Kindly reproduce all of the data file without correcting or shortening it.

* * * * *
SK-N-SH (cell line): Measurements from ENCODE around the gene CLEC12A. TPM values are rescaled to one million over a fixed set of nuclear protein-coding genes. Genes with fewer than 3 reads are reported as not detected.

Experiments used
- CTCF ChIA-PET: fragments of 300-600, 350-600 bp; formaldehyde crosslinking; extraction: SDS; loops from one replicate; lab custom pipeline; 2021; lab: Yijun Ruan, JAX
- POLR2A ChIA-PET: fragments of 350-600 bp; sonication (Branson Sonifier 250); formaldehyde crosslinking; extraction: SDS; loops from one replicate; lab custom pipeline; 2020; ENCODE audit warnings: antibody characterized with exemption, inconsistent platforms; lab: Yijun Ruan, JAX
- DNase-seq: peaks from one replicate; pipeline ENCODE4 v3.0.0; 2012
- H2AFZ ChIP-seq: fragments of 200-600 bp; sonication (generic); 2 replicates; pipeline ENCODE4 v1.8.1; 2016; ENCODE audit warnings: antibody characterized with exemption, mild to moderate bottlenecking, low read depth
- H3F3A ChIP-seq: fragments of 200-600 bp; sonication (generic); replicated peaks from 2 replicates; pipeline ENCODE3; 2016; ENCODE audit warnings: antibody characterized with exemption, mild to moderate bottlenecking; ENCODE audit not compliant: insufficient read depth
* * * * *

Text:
SK-N-SH (cell line): Measurements from ENCODE around the gene CLEC12A. TPM values are rescaled to one million over a fixed set of nuclear protein-coding genes. Genes with fewer than 3 reads are reported as not detected.

Experiments used
- CTCF ChIA-PET: fragments of 300-600, 350-600 bp; formaldehyde crosslinking; extraction: SDS; loops from one replicate; lab custom pipeline; 2021; lab: Yijun Ruan, JAX
- POLR2A ChIA-PET: fragments of 350-600 bp; sonication (Branson Sonifier 250); formaldehyde crosslinking; extraction: SDS; loops from one replicate; lab custom pipeline; 2020; ENCODE audit warnings: antibody characterized with exemption, inconsistent platforms; lab: Yijun Ruan, JAX
- DNase-seq: peaks from one replicate; pipeline ENCODE4 v3.0.0; 2012
- H2AFZ ChIP-seq: fragments of 200-600 bp; sonication (generic); 2 replicates; pipeline ENCODE4 v1.8.1; 2016; ENCODE audit warnings: antibody characterized with exemption, mild to moderate bottlenecking, low read depth
- H3F3A ChIP-seq: fragments of 200-600 bp; sonication (generic); replicated peaks from 2 replicates; pipeline ENCODE3; 2016; ENCODE audit warnings: antibody characterized with exemption, mild to moderate bottlenecking; ENCODE audit not compliant: insufficient read depth